Peaceful Land Dispute Protesters Threatened by Armed Soldiers outside Kampong Speu Provincial Court
Phnom Penh, 13 February 2012 ― RCAF troops from an unidentified unit were deployed last Thursday to quash a land-related peaceful protest outside Kampong Speu Provincial Court. Villagers from Omlaing commune, Thpong district, Kampong Speu province, gathered to submit a petition to the court demanding the release of Chum Srey Nuon, a villager arrested on 15 December 2011 and detained on charges of illegal occupation of land. They asked the court to drop the charges and protested against harassment by the authorities, as 49 villagers have been summoned by the court since 2010. Omlaing village is located more than 55 kilometers away from Kampong Speu Provincial Court, which involves significant transportation costs and days of leave for those summoned, often without any plausible reason.
On 9 February, at around 11:00am, an unidentified RCAF commander arrived with more than 40 heavily armed soldiers and issued an ultimatum to the protesters, some of whom were trying to enter the court building to submit their petition. He threatened to open fire if they did not stop their demonstration. The soldiers bore no identifiable unit or division insignia. The troops may have been from RCAF’s region 3 (based in Kampong Speu), but the region’s Deputy Commander, Kong Bunthorn, declared he did not know whether this was the case. In view of these threats, the demonstration was discontinued. No one was hurt, but the petition could not be submitted to judicial authorities.
The land dispute in Omlaing village involves Cambodian People’s Party Senator and businessman Ly Yong Phat’s Phnom Penh Sugar Company (PPSC). Chum Srey Nuon, the villager arrested on 15 December, was charged with illegally occupying land that belongs to a soldier. However, she has been living on the land for 10 years, and claimed that the soldier only made this ownership claim in order to expand the PPSC sugar plantation. Senator Ly officially sponsors an army battalion through a patronage system. Troops were already deployed in 2010 to suppress a protest by Omlaing villagers.
The use or threat of violence to disperse peaceful protesters, an increasingly common occurrence in Cambodia, is a blatant violation of the country’s obligations under the Constitution (article 41) and international human rights instruments to which it is a party, notably the International Covenant on Civil and Political Rights. The statement recently delivered by Prime Minister Hun Sen, whereby he condemned the use of violence against peaceful land dispute protesters, seems to have been ignored. Besides, the use of military units for private purposes is an alarming pattern. Well-connected company owners and politicians are increasingly able to suppress opponents to non-transparent land deals through the use of military force. Moreover, in land-related cases Cambodian courts routinely grant powerful individuals titles on the sole basis of documents they present, without scrutinizing these, or without investigating victims’ claims and documents. Similarly, arrests are routinely carried out at police stations, after citizens have been summoned, on the basis of doubtful evidence or one-sided allegations by powerful individuals.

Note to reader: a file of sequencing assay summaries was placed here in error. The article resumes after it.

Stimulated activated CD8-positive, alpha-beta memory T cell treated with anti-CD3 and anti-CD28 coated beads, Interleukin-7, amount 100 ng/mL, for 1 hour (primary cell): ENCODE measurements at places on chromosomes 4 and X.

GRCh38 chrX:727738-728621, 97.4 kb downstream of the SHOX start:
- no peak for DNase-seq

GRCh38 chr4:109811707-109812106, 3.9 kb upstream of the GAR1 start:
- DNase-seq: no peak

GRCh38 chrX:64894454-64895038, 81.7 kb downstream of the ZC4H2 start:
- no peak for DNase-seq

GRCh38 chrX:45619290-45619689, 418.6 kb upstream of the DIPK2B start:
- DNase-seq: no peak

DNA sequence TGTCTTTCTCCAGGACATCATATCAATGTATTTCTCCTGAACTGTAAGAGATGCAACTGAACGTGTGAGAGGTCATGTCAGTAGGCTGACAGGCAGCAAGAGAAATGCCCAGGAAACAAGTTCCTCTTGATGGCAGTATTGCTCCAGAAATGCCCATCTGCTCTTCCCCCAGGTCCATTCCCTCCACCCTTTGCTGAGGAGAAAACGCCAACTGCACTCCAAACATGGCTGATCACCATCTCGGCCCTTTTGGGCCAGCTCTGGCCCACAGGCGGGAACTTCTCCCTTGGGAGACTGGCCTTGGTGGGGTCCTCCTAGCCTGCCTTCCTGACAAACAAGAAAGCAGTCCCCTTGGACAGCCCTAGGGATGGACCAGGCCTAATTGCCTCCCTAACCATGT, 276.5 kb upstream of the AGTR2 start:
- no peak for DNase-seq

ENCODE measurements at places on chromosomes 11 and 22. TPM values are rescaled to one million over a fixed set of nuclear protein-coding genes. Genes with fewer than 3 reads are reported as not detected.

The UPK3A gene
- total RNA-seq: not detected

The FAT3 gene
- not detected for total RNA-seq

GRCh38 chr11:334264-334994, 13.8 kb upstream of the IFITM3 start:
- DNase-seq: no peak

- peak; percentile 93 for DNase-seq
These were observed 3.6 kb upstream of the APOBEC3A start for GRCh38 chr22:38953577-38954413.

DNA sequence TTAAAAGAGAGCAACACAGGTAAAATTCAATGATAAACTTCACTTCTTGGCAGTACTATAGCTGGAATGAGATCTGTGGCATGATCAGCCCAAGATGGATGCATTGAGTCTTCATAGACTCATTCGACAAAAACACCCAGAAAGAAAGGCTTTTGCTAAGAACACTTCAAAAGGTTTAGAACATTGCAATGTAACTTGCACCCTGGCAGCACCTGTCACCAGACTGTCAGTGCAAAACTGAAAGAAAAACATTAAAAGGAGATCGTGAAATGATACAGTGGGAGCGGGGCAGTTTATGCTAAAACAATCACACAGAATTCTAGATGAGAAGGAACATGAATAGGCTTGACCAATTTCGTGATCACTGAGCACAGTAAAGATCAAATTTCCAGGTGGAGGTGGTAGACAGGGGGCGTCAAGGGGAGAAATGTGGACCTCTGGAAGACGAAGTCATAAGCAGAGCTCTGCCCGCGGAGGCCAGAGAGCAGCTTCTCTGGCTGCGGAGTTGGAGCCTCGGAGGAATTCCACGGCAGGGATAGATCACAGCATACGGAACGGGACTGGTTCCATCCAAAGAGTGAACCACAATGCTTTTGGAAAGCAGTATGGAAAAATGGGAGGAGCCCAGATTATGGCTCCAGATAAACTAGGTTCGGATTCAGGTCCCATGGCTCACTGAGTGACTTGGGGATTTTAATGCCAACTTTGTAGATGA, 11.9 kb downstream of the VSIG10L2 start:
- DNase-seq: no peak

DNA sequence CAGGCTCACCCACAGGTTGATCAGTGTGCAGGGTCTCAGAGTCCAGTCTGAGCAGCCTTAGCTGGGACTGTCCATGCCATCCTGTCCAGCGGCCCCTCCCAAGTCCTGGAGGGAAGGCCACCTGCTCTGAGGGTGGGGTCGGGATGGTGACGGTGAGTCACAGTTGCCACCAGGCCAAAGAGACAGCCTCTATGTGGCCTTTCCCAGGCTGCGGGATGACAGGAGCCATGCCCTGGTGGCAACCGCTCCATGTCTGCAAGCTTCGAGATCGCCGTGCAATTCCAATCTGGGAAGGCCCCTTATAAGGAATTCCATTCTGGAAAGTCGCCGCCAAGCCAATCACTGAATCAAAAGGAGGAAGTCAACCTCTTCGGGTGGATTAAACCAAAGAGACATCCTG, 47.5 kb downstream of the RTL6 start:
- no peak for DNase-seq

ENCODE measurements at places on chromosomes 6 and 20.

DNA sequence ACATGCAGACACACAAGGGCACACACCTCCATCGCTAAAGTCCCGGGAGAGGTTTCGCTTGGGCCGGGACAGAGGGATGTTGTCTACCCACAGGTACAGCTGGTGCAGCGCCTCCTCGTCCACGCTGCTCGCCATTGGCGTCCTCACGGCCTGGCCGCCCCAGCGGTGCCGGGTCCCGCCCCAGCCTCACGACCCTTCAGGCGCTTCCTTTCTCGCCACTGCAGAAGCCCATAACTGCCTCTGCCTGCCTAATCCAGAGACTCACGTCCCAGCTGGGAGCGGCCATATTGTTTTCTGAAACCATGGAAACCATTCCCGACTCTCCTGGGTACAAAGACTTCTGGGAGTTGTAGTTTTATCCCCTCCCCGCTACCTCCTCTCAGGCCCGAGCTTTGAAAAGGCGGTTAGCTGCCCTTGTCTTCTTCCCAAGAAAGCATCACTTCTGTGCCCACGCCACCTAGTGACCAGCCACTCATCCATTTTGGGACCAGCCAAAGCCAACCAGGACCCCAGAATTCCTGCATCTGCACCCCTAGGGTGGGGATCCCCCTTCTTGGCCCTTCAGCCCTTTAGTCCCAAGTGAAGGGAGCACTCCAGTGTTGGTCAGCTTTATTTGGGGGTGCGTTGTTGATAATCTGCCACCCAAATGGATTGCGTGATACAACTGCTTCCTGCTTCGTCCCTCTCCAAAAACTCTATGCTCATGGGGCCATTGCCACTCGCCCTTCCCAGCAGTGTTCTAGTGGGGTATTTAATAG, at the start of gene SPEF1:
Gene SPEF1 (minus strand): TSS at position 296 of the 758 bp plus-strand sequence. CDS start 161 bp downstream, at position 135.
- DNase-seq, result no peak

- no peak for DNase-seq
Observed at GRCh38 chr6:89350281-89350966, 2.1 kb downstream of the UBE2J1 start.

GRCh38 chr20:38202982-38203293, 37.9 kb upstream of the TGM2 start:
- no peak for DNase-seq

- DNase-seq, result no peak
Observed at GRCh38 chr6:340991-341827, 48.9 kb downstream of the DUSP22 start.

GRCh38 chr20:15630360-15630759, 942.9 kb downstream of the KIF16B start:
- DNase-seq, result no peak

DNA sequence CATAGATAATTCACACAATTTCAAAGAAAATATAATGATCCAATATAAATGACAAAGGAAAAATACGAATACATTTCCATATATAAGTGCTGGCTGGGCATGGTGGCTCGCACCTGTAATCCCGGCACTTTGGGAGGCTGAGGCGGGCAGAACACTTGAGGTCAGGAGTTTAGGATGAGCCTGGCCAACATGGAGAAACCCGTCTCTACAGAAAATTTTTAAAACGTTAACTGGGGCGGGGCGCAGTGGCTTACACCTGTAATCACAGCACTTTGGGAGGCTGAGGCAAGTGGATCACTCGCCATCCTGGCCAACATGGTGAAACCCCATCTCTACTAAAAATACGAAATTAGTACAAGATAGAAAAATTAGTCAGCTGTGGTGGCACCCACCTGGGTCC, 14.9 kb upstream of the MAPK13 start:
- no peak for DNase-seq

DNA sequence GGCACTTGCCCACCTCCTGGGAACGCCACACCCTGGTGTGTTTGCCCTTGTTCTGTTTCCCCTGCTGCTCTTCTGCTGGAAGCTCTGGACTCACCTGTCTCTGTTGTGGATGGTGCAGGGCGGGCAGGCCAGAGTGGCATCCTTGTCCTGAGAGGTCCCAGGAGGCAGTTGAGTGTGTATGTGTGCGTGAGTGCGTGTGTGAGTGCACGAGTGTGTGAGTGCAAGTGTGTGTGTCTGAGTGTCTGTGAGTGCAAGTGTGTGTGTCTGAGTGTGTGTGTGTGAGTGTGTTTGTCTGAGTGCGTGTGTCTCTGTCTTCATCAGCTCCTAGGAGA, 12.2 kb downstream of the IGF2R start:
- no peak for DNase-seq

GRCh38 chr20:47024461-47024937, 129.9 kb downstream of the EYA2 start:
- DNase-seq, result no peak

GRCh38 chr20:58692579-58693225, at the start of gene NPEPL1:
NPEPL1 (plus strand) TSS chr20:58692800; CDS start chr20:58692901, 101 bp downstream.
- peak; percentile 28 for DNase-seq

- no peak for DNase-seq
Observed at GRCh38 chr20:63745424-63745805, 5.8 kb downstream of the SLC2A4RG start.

Although “orders” not to use violence by the Prime Minister and other high-ranking officials are a positive development, observance of fundamental rights should not be dependent on declarations by the executive. These are not only reversible and contingent on circumstances; they are also routinely disregarded, as the Kampong Speu events show. Cambodian law enforcement officials, including the armed forces, have obligations under both national and international law, which include respect for the rights to freedom of expression, protest, and peaceful assembly. Perpetrators of violations should be punished on this, legal basis―not on the basis of statements by public officials.
Cambodian authorities are under legal obligation to protect citizens’ right to adequate housing. This entails a duty to engage in genuine, meaningful consultations with affected people prior to implementing projects; to explore feasible alternatives; and to provide evicted citizens with fair compensation. This also entails, as demanded by several United Nations bodies, a duty to develop clear guidelines for evictions and resettlement and to adopt a proper binding framework which includes guarantees of due process and effective judicial remedies. All of these obligations have been disregarded by the authorities in recent land disputes, including the last developments in Kampong Speu.